7) Devin Williams: A classic post grinder who pounded the boards on both ends of the court, Williams would have threatened the No. 2 spot on WVU’s all-time rebounding list had he stayed for his final year of eligibility. In just three seasons, he racked up 846 boards (8.3 per game) while also joining the school’s 1,000-point club with 1,134 in just 102 outings. The Cincinnati, Ohio, product used his bullish strength to great effect, bumping and banging his way into position to grab missed shots left and right, and became an effective shooter from mid-range and at the free throw line over the course of his career. He set the tone on the glass for the Mountaineers of the mid-decade, and was a starter in 99 of his 102 games.

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6) Sagaba Konate: The most spectacular shot blocker in Mountaineer history, Konate was rivaled only by D’or Fischer in terms of volume and rate of rejections. He edged Fischer by one on the career list (191-190) and had the second-most single season rejection total (116 to Fischer’s 124). His huge swats and pins are what stand out, but Konate also developed dramatically as a mid-range shooter, making a quantum leap between his freshman and sophomore seasons. He extended that out to 3-point range during his abbreviated junior season, hitting 39 percent of his tries in eight games. He averaged 8.0 points and 5.5 rebounds for his career, but his totals of 13.6 and 8.0 in his last year hint at how much more he could have accomplished had he finished out the season and then returned for his senior year.

5) Juwan Staten: But for a coaching change, Staten might not be on this list. Transferring from the University of Dayton after one season, he was set to go to Penn State, but when coach Ed DeChellis got out of town ahead of a Nittany Lion firing posse to take another job (Navy), Staten ended up landing at WVU. Win, Mountaineers. In three seasons at West Virginia, Staten averaged 13.4 points per game and ran the offense with a high degree of efficiency from his point guard spot. He complied a 2.5-1 assist-to-turnover ratio during his career, recorded 111 steals and finished with 1,260 points overall. Working tirelessly on his outside shot, he made 36 percent of his 3-pointers during is senior year after going a combined 6-of-24 (25 percent) during his sophomore and junior campaigns.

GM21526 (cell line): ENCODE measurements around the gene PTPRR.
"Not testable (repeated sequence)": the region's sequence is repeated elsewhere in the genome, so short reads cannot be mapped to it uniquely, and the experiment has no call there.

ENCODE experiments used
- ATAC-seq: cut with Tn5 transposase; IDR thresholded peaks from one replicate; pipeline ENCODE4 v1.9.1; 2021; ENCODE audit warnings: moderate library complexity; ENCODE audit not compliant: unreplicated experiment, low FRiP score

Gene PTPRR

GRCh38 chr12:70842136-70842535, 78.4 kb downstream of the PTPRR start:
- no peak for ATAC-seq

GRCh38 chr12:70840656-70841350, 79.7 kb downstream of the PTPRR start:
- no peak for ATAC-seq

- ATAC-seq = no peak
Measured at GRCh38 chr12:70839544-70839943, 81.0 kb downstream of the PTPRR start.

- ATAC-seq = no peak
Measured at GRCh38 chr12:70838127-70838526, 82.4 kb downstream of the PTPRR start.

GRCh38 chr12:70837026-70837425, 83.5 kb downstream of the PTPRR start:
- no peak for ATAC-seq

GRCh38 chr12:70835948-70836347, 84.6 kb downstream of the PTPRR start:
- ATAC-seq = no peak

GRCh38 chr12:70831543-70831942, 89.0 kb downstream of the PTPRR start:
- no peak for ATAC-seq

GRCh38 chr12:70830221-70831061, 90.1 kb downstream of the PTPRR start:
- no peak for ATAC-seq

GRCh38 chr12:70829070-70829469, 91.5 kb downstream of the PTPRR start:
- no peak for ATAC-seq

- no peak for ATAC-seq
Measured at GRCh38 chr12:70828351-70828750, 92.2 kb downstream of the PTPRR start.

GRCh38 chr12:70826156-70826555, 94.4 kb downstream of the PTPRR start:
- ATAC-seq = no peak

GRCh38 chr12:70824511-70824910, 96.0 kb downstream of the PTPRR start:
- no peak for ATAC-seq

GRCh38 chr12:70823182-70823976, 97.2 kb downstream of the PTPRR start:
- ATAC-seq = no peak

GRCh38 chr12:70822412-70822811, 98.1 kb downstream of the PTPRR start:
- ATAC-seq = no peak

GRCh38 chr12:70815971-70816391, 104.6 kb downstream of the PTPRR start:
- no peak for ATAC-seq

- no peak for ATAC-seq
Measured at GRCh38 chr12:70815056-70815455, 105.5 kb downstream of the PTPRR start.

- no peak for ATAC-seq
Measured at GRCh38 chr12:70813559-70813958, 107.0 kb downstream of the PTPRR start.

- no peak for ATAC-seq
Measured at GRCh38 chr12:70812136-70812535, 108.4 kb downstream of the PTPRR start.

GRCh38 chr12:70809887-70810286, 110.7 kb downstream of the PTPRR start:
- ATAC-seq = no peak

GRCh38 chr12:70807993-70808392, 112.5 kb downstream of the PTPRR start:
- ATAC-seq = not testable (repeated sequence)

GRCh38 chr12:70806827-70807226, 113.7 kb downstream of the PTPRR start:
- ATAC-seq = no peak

Devin Ebanks

4) Devin Ebanks: He played just two seasons for WVU, and barely qualifies in our criteria with his presence on the 2009-10 roster, but that’s the only place in which he squeaked over the bar. The Long Island City, New York, native had a big impact in multiple areas for the Mountaineers, fashioning a jack-of-all trades career that might have ended up as one of the greatest of all time had he stayed for more than half of his eligibility. He averaged 11.2 points and 7.9 rebounds in 69 career games while dealing out 176 assists, recording 48 blocks and snaring 65 steals, and those across-the-board numbers are just part of the picture. His presence at the top of the 1-3-1 defense with his 6-foot-9 frame was a nightmare for opposing players, who had trouble getting passes by his lengthy wingspan, and his ability to move the ball and break down defenses via both the pass and the dribble was a key factor as the Mountaineers won 54 of 73 games during his time on the roster.